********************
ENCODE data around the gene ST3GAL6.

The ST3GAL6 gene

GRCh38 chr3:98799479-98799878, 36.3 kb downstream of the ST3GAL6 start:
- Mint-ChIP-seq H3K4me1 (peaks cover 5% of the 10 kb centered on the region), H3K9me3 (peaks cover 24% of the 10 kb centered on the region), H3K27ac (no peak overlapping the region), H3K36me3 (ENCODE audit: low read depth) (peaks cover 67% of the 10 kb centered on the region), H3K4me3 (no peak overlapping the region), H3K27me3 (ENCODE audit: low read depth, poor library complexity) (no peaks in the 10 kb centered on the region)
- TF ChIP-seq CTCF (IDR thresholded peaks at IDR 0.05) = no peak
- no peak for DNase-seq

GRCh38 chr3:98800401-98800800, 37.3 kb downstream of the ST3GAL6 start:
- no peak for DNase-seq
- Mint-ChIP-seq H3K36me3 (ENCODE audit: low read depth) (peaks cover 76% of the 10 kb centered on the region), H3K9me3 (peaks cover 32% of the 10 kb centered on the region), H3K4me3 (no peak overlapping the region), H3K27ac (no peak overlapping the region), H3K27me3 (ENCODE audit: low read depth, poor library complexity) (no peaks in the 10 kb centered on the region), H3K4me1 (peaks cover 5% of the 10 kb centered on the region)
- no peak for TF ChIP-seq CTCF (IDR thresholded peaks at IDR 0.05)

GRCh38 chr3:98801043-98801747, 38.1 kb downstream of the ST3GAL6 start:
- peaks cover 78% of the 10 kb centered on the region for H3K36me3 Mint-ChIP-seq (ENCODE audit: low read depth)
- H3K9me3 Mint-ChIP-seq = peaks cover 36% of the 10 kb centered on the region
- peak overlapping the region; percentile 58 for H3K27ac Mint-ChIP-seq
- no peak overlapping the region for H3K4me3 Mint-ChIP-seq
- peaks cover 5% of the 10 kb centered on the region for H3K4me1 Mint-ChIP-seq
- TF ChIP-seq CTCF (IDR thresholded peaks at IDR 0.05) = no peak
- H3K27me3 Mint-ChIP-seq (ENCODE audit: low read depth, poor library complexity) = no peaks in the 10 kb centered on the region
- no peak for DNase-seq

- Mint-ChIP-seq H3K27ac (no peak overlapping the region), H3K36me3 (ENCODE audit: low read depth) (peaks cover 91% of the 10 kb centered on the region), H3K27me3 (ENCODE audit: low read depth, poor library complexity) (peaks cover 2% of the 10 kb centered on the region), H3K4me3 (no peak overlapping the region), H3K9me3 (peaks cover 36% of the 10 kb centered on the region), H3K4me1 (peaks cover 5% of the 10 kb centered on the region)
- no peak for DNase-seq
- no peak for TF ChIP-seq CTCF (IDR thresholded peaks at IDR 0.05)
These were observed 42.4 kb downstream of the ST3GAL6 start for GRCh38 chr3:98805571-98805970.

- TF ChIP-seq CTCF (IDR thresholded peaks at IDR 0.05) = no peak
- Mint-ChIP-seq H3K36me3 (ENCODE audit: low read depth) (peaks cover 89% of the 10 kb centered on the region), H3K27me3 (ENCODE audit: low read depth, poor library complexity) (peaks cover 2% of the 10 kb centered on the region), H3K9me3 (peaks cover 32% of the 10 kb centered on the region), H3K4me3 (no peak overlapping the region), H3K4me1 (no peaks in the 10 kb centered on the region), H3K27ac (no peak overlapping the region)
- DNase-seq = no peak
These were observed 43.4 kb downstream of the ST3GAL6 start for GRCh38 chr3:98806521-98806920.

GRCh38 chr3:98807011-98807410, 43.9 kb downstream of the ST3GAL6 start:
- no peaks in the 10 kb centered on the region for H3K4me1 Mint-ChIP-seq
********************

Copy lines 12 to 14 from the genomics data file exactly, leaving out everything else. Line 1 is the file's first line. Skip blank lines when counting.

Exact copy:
- peaks cover 78% of the 10 kb centered on the region for H3K36me3 Mint-ChIP-seq (ENCODE audit: low read depth)
- H3K9me3 Mint-ChIP-seq = peaks cover 36% of the 10 kb centered on the region
- peak overlapping the region; percentile 58 for H3K27ac Mint-ChIP-seq